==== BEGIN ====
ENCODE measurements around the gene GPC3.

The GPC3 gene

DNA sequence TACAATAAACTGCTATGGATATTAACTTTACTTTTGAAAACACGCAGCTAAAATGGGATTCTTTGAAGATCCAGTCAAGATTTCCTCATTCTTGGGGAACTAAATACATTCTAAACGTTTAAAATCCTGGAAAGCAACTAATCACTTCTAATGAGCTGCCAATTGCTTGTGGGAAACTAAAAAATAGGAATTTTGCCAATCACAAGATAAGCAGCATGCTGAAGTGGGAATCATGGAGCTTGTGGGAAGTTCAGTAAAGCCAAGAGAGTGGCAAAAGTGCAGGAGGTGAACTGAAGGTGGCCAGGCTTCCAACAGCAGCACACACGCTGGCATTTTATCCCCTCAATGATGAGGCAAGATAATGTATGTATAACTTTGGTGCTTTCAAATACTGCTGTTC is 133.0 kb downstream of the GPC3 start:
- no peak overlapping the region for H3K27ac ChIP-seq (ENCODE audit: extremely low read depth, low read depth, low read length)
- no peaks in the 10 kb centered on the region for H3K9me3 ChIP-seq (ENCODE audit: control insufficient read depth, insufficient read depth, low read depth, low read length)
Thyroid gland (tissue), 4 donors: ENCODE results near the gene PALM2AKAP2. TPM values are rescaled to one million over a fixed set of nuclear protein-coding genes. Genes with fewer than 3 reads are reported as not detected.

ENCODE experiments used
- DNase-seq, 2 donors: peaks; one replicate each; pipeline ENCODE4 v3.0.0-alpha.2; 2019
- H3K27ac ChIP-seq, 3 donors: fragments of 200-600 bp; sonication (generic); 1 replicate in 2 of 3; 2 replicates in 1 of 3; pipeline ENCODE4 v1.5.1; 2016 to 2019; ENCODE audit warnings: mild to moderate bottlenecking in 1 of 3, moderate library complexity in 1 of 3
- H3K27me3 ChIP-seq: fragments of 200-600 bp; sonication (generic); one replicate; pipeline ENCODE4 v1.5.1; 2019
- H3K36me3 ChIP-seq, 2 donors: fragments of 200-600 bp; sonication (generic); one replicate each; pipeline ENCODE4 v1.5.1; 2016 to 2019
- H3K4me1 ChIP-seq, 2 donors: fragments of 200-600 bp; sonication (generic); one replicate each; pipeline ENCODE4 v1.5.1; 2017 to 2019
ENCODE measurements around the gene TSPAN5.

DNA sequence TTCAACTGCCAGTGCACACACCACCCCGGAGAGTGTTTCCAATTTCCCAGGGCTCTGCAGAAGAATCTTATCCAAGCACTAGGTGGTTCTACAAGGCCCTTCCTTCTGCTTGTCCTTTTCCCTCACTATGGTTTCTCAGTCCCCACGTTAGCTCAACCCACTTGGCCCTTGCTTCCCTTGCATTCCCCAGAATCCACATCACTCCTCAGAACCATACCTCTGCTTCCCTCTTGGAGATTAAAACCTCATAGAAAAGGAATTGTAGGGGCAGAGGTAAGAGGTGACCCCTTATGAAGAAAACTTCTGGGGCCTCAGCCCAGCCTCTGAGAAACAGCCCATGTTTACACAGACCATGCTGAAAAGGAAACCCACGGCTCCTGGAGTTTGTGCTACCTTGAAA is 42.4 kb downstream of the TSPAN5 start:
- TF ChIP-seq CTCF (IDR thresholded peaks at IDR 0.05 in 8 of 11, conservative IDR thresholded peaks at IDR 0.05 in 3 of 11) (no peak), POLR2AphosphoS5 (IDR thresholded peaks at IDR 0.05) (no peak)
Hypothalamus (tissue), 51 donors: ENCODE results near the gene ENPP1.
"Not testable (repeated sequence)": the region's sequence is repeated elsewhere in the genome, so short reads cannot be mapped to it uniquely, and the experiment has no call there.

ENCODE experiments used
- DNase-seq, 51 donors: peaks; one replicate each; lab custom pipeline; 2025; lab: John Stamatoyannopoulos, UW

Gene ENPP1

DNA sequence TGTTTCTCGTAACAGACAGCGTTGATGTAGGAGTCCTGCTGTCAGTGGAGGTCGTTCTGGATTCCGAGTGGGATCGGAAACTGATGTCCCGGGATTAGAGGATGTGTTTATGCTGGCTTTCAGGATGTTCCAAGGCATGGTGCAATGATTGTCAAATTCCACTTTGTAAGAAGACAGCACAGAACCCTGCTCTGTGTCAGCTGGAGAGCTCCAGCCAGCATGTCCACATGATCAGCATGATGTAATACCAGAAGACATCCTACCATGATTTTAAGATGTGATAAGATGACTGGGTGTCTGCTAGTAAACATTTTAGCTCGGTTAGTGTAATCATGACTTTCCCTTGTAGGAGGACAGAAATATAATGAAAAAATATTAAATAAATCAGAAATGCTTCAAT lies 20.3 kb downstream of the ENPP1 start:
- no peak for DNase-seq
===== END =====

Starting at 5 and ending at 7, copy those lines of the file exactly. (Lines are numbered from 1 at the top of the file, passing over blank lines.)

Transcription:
- no peaks in the 10 kb centered on the region for H3K9me3 ChIP-seq (ENCODE audit: control insufficient read depth, insufficient read depth, low read depth, low read length)
Thyroid gland (tissue), 4 donors: ENCODE results near the gene PALM2AKAP2. TPM values are rescaled to one million over a fixed set of nuclear protein-coding genes. Genes with fewer than 3 reads are reported as not detected.

ENCODE experiments used